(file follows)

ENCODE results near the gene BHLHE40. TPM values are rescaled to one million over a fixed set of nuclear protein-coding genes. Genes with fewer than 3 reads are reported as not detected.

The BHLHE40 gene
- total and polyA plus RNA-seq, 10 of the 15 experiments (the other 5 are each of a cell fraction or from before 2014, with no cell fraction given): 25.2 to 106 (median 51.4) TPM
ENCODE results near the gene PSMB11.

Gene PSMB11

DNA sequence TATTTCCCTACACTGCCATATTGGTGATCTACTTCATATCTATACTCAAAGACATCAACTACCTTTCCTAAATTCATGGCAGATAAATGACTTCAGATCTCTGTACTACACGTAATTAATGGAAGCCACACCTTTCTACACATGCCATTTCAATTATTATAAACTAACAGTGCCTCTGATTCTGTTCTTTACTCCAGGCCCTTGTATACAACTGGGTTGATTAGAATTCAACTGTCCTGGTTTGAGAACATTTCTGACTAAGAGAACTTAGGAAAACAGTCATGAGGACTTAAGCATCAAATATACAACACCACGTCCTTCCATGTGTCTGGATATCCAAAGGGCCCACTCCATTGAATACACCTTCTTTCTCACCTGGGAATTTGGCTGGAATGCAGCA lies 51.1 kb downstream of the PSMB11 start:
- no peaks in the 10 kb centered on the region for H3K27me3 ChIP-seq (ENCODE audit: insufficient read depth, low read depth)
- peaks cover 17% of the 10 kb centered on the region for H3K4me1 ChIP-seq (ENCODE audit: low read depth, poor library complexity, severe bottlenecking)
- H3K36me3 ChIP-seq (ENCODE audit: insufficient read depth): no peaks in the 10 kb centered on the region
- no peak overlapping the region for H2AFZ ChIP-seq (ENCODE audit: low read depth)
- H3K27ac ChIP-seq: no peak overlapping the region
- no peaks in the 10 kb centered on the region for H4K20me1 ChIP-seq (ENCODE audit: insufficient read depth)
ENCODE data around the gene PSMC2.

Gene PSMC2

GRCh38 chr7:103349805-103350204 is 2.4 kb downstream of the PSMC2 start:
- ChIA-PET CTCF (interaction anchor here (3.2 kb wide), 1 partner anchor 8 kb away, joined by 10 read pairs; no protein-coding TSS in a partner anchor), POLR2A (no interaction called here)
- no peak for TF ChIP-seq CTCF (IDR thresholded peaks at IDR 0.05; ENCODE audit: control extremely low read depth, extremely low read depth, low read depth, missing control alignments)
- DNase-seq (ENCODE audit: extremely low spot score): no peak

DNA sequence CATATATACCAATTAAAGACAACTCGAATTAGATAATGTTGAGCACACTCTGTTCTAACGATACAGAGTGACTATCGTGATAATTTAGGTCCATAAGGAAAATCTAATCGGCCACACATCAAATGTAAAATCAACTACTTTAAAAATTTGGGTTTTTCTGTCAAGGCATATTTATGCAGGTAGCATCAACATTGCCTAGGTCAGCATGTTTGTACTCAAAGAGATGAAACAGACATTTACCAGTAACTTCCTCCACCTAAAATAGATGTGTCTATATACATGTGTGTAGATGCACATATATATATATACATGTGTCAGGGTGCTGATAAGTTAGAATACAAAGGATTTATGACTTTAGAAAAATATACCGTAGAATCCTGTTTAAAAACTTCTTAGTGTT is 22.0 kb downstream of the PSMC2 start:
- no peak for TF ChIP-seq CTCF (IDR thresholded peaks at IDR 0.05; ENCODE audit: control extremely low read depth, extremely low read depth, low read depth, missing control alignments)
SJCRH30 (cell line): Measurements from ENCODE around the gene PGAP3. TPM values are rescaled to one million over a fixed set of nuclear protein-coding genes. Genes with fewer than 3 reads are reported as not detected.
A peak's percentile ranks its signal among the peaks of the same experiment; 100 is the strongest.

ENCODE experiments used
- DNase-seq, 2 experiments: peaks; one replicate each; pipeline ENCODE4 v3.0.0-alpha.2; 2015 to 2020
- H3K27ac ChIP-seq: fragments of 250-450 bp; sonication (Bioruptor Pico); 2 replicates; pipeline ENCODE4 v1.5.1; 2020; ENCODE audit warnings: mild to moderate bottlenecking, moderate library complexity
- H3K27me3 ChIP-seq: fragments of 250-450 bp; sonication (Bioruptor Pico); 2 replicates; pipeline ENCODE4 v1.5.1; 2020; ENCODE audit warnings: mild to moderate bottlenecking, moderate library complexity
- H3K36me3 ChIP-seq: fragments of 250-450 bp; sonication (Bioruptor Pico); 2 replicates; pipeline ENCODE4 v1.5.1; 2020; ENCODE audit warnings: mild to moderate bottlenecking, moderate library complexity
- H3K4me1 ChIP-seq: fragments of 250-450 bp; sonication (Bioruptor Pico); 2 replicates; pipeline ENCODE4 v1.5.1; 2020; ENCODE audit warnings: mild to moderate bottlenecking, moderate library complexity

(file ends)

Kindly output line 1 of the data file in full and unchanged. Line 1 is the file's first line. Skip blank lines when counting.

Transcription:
ENCODE results near the gene BHLHE40. TPM values are rescaled to one million over a fixed set of nuclear protein-coding genes. Genes with fewer than 3 reads are reported as not detected.